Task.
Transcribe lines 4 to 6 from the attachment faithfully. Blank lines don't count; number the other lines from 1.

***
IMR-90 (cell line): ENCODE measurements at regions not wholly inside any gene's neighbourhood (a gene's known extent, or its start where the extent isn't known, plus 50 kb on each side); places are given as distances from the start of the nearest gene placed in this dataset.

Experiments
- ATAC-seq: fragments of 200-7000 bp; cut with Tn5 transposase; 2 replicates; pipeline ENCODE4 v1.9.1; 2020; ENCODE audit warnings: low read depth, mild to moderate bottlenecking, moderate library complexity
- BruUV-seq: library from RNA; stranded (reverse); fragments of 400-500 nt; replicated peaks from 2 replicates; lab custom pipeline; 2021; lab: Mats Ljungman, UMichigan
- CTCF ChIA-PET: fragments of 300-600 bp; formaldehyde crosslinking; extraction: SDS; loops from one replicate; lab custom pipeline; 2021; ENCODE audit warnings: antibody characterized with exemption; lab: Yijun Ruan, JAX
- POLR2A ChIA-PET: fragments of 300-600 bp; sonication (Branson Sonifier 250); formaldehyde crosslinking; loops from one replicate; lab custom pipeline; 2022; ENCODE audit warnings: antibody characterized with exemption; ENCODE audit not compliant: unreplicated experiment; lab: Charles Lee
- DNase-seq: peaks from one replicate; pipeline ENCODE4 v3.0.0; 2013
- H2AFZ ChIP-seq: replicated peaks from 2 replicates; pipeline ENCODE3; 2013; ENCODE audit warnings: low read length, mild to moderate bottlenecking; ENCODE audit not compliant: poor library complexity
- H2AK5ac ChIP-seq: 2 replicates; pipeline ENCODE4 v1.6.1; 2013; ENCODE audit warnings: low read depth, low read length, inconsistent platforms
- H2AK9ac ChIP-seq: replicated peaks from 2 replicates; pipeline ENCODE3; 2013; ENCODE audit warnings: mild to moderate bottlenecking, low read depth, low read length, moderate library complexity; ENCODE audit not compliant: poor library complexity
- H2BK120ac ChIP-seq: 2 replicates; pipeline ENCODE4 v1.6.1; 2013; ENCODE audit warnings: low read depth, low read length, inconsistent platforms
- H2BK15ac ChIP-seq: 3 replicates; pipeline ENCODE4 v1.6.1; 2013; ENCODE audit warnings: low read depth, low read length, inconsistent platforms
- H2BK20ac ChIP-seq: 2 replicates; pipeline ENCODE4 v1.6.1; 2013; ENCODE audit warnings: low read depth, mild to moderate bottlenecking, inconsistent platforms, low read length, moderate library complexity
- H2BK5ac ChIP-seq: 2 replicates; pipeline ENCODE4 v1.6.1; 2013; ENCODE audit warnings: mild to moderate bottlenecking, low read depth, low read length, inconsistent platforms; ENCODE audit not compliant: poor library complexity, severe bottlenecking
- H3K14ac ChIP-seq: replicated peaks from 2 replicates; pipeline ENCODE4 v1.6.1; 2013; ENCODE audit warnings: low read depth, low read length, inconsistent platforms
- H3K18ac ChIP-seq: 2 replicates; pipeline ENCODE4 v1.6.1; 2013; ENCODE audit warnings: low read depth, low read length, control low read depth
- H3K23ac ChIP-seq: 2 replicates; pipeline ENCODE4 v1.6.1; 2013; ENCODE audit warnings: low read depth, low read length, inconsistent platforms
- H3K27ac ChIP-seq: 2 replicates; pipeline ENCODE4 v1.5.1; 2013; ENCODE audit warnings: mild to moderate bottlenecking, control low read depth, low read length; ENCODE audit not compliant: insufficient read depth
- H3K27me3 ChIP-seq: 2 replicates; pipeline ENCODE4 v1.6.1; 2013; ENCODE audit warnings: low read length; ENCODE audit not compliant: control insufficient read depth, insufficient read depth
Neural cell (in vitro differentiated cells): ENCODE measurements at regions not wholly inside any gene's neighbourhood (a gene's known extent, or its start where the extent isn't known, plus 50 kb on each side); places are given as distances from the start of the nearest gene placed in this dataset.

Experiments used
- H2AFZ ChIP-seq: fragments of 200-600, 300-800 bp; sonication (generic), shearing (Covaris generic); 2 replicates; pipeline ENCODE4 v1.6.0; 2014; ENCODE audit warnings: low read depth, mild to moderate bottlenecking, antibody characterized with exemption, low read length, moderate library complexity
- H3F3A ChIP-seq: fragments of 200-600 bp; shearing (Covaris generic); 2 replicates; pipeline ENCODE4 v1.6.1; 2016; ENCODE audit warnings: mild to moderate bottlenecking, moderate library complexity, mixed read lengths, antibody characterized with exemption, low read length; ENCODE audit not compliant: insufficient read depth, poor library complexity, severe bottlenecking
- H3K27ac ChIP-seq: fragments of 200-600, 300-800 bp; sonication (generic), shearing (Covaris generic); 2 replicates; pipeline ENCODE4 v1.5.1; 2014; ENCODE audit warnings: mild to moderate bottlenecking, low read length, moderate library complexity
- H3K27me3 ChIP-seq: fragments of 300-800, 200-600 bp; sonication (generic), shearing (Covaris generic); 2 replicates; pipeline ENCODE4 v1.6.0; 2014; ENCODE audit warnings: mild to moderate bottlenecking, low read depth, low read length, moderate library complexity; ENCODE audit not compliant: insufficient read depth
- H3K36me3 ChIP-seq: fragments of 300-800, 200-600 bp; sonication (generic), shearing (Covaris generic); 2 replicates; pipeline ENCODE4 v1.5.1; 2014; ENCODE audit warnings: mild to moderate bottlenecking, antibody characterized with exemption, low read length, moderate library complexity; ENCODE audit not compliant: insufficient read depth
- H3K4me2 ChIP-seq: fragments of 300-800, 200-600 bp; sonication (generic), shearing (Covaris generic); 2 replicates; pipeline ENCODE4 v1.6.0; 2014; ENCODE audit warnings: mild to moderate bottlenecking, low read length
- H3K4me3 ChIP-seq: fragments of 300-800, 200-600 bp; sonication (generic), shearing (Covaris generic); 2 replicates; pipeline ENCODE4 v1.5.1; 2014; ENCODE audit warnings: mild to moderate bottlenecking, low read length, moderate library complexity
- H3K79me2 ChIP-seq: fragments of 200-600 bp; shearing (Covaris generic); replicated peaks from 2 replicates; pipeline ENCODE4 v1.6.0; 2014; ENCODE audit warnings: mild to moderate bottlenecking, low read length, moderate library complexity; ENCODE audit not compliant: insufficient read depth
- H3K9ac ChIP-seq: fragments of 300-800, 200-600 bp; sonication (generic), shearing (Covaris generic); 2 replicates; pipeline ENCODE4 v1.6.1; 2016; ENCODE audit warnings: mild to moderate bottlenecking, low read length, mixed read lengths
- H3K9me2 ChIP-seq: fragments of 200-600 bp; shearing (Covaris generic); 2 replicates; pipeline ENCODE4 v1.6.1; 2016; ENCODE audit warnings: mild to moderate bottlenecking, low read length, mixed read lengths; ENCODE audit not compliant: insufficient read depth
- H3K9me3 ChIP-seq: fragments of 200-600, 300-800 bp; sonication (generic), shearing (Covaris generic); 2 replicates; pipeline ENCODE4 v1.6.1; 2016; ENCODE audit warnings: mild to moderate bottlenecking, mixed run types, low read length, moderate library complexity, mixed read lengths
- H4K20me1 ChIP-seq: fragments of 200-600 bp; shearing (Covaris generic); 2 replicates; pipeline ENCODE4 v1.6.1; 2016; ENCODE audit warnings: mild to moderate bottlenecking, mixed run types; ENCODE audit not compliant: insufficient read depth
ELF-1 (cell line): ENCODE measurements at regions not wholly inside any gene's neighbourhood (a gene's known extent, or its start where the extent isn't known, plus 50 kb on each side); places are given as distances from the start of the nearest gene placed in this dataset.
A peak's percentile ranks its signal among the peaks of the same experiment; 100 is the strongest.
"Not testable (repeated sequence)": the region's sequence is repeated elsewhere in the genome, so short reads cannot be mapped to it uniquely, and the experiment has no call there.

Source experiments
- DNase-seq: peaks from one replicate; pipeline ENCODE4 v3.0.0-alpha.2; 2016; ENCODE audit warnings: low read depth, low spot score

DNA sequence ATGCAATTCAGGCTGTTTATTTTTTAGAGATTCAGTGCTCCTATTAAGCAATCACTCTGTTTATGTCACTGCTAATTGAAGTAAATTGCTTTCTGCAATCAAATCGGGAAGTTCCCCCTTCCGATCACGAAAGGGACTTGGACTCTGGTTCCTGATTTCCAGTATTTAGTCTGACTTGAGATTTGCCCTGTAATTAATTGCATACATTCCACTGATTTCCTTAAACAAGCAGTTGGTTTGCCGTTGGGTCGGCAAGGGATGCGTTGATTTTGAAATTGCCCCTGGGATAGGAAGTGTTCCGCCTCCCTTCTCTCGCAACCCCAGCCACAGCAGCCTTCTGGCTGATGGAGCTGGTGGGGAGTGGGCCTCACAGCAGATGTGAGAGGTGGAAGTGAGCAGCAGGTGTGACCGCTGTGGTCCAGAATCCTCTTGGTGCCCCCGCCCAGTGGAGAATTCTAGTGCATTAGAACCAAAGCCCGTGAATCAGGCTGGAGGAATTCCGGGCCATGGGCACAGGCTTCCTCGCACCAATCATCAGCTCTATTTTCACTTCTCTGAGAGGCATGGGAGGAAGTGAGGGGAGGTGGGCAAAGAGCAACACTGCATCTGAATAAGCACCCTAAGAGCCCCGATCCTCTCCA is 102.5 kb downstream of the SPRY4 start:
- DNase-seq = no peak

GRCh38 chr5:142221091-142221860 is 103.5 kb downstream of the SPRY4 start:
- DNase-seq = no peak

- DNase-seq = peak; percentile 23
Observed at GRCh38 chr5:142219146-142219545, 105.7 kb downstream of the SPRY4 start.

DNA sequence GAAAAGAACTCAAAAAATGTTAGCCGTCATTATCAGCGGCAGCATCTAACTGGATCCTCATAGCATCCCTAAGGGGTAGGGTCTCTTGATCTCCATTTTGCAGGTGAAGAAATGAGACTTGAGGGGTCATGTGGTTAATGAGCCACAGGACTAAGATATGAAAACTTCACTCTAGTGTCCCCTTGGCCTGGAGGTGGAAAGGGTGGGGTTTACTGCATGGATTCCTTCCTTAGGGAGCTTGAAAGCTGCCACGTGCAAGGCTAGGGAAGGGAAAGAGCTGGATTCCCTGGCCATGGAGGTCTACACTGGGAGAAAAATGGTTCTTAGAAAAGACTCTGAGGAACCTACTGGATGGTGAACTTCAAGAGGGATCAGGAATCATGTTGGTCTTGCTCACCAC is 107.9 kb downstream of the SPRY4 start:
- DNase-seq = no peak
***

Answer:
- BruUV-seq: library from RNA; stranded (reverse); fragments of 400-500 nt; replicated peaks from 2 replicates; lab custom pipeline; 2021; lab: Mats Ljungman, UMichigan
- CTCF ChIA-PET: fragments of 300-600 bp; formaldehyde crosslinking; extraction: SDS; loops from one replicate; lab custom pipeline; 2021; ENCODE audit warnings: antibody characterized with exemption; lab: Yijun Ruan, JAX
- POLR2A ChIA-PET: fragments of 300-600 bp; sonication (Branson Sonifier 250); formaldehyde crosslinking; loops from one replicate; lab custom pipeline; 2022; ENCODE audit warnings: antibody characterized with exemption; ENCODE audit not compliant: unreplicated experiment; lab: Charles Lee